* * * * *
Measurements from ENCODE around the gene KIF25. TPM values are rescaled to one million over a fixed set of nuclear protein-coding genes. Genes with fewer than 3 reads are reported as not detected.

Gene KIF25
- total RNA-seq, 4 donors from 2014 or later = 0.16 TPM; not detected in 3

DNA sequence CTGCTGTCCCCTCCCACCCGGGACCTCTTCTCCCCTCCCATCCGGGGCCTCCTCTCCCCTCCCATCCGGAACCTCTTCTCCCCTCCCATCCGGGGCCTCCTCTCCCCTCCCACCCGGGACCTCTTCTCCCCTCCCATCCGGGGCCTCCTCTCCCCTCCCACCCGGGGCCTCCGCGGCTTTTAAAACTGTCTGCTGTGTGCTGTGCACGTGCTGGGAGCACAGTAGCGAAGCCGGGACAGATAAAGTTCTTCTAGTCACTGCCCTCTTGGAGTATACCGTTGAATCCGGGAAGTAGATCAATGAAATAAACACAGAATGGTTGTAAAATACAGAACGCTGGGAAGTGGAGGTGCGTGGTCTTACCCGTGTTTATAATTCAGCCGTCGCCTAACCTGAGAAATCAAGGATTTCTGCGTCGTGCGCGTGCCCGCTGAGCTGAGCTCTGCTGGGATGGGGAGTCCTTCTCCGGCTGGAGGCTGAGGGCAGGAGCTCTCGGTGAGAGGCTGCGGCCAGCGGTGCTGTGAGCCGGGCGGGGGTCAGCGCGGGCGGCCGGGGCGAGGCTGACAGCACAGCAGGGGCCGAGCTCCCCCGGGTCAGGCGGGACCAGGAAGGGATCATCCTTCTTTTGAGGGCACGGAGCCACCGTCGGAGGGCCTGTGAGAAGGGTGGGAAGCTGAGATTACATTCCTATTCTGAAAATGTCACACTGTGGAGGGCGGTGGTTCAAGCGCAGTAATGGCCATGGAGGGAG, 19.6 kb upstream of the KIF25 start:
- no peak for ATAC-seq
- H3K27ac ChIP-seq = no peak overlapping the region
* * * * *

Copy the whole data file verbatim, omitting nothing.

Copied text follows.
Measurements from ENCODE around the gene KIF25. TPM values are rescaled to one million over a fixed set of nuclear protein-coding genes. Genes with fewer than 3 reads are reported as not detected.

Gene KIF25
- total RNA-seq, 4 donors from 2014 or later = 0.16 TPM; not detected in 3

DNA sequence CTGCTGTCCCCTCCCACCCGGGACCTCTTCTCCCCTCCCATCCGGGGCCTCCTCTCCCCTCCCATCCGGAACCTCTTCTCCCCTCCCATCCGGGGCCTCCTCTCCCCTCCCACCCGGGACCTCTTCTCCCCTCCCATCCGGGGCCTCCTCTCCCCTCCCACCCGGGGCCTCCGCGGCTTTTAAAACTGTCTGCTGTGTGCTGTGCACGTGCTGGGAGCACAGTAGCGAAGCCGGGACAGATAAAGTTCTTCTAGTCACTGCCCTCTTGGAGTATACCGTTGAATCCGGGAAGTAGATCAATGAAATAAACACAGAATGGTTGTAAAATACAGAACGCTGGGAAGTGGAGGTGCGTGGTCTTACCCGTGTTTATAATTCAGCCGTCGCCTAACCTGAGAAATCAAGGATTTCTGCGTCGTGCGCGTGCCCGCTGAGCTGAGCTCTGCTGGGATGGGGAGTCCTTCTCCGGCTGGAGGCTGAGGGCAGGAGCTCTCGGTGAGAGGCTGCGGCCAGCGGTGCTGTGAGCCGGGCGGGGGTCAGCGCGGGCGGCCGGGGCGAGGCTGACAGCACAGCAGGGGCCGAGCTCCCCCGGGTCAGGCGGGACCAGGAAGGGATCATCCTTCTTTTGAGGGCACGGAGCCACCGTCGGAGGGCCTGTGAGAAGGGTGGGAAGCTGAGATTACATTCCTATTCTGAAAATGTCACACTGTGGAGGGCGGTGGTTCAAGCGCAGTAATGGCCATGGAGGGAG, 19.6 kb upstream of the KIF25 start:
- no peak for ATAC-seq
- H3K27ac ChIP-seq = no peak overlapping the region